June 2022
Volume 63, Issue 7
Open Access
ARVO Annual Meeting Abstract  |   June 2022
Current Visual Acuity and Refractive Errors among Indigenous Children in Northern Canada
Author Affiliations & Notes
  • Kourosh Sabri
    McMaster Children's Hospital, Hamilton, Ontario, Canada
    McMaster University, Hamilton, Ontario, Canada
  • Yasmin Jindani
    McMaster University, Hamilton, Ontario, Canada
  • Melanie De Melo
    McMaster University, Hamilton, Ontario, Canada
  • Elaine Innes
    Weeneebayko Area Health Authority, Moose Factory, Ontario, Canada
  • Sandra Kioke
    Weeneebayko Area Health Authority, Moose Factory, Ontario, Canada
  • Footnotes
    Commercial Relationships   Kourosh Sabri None; Yasmin Jindani None; Melanie De Melo None; Elaine Innes None; Sandra Kioke None
  • Footnotes
    Support  The project is funded by the Jordan’s Principal branch of the Federal Ministry of Indigenous Services Canada.
Investigative Ophthalmology & Visual Science June 2022, Vol.63, 3368 – A0155. doi:
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      Kourosh Sabri, Yasmin Jindani, Melanie De Melo, Elaine Innes, Sandra Kioke; Current Visual Acuity and Refractive Errors among Indigenous Children in Northern Canada. Invest. Ophthalmol. Vis. Sci. 2022;63(7):3368 – A0155.

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      © ARVO (1962-2015); The Authors (2016-present)

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Purpose : The health inequalities that exist between Indigenous and non-Indigenous Canadians begin in childhood and diverge further from this foundational developmental period. Indigenous children are at high risk for visual impairment (VI) due to limited access to vision care services with a risk of blindness six times greater than non-Indigenous children. These communities consist of a large youth demographic with 28% under the age of fourteen. This study provides data on prevalence and causes of VI in Indigenous children living in remote northern Ontario, Canada.

Methods : This cross-sectional study included 259 Indigenous children aged 8 months to 18 years living in remote northern communities along James Bay, Ontario served by the Weeneebayko Area Health Authority. All children underwent at least one complete eye examination between November 2020 and November 2021, including cycloplegic refraction.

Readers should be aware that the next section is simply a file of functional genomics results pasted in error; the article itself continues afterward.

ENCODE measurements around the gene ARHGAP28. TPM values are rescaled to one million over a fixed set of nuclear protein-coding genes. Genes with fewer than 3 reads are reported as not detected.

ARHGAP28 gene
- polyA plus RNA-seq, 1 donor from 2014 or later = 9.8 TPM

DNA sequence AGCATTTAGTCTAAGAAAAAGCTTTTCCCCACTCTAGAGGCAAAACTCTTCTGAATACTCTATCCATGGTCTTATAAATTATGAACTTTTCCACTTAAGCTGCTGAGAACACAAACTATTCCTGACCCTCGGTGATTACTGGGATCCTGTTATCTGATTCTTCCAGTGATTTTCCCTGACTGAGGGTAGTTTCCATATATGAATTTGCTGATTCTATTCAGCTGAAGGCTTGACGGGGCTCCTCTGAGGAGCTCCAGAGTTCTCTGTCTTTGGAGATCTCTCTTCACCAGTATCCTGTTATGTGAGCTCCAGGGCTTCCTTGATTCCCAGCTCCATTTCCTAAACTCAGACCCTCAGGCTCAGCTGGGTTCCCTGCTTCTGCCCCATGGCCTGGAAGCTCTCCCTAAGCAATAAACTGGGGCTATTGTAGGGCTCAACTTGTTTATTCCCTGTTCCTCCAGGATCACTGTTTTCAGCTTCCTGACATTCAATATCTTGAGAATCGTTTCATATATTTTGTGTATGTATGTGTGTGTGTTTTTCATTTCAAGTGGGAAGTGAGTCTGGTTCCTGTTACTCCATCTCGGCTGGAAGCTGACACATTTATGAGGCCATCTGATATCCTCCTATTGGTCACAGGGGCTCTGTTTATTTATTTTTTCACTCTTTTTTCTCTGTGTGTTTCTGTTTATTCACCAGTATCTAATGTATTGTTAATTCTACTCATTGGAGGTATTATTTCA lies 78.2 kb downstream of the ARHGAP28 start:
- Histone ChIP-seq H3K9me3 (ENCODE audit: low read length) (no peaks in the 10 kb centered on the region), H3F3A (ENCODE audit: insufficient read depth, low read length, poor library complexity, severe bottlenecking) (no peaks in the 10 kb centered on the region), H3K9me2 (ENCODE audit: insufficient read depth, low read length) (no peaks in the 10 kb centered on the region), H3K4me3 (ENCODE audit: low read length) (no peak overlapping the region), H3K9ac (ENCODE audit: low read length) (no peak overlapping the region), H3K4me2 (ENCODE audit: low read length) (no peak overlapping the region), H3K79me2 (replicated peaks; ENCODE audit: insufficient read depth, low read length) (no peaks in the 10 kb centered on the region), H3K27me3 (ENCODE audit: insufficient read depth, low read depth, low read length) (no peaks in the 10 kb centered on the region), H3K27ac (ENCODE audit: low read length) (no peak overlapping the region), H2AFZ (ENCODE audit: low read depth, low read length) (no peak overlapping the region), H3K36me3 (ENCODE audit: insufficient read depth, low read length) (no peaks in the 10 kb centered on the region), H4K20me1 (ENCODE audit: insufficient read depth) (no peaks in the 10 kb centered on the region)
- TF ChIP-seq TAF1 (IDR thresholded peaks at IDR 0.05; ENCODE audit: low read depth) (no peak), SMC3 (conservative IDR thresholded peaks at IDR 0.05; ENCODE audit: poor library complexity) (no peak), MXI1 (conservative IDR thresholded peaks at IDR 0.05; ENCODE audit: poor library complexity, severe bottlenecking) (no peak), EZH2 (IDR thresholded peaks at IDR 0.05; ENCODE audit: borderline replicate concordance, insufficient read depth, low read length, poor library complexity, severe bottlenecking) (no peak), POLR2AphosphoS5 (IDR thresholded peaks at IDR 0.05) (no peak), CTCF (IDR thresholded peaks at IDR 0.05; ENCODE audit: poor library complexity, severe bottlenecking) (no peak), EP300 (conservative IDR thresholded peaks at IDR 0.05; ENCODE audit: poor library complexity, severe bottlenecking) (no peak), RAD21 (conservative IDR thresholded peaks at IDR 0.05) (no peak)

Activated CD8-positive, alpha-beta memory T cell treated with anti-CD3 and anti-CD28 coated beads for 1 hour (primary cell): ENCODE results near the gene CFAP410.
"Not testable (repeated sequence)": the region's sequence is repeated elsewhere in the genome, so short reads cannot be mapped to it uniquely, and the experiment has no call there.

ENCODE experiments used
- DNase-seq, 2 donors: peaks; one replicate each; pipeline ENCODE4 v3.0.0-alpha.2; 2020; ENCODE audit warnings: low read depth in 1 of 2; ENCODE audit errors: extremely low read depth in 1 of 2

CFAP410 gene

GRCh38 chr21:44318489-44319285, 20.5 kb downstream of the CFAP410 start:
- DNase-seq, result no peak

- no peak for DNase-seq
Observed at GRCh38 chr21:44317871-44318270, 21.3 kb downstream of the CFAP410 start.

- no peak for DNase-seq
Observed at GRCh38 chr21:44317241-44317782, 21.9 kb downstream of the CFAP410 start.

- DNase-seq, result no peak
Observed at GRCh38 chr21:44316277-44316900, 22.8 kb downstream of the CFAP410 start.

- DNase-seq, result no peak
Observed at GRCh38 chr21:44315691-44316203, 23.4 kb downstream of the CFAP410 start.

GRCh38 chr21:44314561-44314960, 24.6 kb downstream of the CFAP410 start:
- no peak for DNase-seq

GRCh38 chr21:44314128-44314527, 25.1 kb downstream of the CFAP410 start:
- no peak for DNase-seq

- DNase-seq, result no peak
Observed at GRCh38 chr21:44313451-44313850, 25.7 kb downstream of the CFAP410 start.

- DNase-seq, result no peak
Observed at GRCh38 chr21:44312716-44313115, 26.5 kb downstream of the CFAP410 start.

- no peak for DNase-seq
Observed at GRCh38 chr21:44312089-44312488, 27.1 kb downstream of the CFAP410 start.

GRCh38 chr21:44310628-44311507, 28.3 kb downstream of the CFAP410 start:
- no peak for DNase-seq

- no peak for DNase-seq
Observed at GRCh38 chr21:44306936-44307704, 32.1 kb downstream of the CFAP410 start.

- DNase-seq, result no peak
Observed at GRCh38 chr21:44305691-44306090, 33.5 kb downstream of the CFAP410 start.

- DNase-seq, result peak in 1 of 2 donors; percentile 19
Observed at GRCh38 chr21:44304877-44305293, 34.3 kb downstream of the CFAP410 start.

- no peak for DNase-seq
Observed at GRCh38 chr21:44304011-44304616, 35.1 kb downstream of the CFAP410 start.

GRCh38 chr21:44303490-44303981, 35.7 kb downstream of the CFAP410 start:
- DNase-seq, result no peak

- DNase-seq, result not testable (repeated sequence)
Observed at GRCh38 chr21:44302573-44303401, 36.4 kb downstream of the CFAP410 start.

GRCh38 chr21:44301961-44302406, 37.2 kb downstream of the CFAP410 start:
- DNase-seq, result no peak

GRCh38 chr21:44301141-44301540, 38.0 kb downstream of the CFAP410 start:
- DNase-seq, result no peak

Results : Of the 259 children examined (age range 0.67 to 18 years, mean 10.3, median 9.0 years) the main cause of treatable or avoidable VI was uncorrected refractive error. Of the examined children, 203 (78%) had refractive errors, of which, 156 (77%) did not use correction. Visual acuity (VA) was measured in 518 eyes of 259 subjects and ranged from 20/15 to counting fingers (CF). Of the 203 children with refractive error, 69 (34%) experienced mild VI, (VA worse than 20/40 up to 20/60 in the better-seeing eye), 55 (27%) experienced moderate VI, (VA worse than 20/60 up to 20/200 in the better-seeing eye) and 12 (6%) children experienced severe VI, ( VA worse than 20/200 in the better seeing-eye). The overall prevalence of myopia was 33% (85) (range -0.5DS up to -7.0DS of eyes examined, mean -2.3DS, median -2.0DS) and of hyperopia was 29% (76) (range +0.5DS up to +7.0DS of eyes examined, mean +1.8DS, median +1.5DS). Astigmatism was evident in 66% (171) (range -0.5DC up to -5.5DC of eyes examined, mean -2.0DC, median -1.8DC). Of the 259 children, 107 (41%) had never previously received an eye examination.

Conclusions : These findings suggest high rates of uncorrected refractive error, particularly astigmatism, resulting in poor vision among Indigenous children. There is an urgent need to address the gap in the delivery of eye care to Indigenous Canadians.

This abstract was presented at the 2022 ARVO Annual Meeting, held in Denver, CO, May 1-4, 2022, and virtually.


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